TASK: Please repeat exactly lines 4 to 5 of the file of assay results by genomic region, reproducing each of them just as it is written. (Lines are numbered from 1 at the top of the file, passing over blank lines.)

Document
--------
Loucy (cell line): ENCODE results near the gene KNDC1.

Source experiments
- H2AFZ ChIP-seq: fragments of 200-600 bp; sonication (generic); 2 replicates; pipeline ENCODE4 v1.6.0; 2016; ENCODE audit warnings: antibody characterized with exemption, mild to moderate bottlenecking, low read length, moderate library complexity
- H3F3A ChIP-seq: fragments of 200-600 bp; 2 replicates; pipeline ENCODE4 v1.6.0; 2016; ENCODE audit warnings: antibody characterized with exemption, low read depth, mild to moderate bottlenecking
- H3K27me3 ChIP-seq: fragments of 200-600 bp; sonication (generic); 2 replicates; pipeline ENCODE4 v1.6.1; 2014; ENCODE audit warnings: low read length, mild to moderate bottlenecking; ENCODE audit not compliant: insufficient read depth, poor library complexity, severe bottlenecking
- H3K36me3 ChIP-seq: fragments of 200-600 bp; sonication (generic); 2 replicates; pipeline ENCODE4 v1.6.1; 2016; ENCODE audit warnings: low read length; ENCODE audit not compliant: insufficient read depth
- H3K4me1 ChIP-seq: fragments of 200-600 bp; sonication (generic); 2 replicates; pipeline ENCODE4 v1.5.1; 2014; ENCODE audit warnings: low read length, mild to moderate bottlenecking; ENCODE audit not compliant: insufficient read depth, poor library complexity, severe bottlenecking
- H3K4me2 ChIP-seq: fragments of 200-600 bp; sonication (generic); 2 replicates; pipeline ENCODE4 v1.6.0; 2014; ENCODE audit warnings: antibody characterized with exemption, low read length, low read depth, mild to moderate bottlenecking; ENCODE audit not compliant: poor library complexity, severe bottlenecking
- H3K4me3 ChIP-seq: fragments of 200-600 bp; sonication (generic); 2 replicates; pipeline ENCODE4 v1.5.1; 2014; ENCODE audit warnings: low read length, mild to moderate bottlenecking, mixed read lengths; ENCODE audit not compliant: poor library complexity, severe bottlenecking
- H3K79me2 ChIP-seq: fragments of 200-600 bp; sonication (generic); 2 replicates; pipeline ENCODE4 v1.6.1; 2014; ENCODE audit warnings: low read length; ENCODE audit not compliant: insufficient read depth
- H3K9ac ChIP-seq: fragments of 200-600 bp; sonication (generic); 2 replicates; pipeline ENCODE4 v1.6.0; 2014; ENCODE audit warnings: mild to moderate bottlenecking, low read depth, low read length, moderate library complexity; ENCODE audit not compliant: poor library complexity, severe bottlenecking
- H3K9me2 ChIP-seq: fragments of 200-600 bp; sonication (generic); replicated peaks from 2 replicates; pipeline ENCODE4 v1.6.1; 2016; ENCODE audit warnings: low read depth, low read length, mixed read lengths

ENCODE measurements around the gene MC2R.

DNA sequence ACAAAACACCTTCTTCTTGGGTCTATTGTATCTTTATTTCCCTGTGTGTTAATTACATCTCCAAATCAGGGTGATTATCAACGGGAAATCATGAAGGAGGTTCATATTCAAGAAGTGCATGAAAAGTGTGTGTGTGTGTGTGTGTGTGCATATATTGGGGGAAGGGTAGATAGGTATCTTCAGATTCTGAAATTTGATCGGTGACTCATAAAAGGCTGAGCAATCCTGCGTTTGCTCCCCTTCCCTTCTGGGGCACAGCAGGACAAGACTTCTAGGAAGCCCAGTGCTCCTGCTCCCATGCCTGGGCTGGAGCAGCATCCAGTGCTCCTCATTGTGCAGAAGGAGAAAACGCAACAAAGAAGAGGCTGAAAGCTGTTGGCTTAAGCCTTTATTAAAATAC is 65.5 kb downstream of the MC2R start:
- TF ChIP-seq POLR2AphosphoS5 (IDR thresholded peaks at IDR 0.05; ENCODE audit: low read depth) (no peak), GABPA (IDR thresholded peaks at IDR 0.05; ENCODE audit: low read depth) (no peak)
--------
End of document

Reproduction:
- H3F3A ChIP-seq: fragments of 200-600 bp; 2 replicates; pipeline ENCODE4 v1.6.0; 2016; ENCODE audit warnings: antibody characterized with exemption, low read depth, mild to moderate bottlenecking
- H3K27me3 ChIP-seq: fragments of 200-600 bp; sonication (generic); 2 replicates; pipeline ENCODE4 v1.6.1; 2014; ENCODE audit warnings: low read length, mild to moderate bottlenecking; ENCODE audit not compliant: insufficient read depth, poor library complexity, severe bottlenecking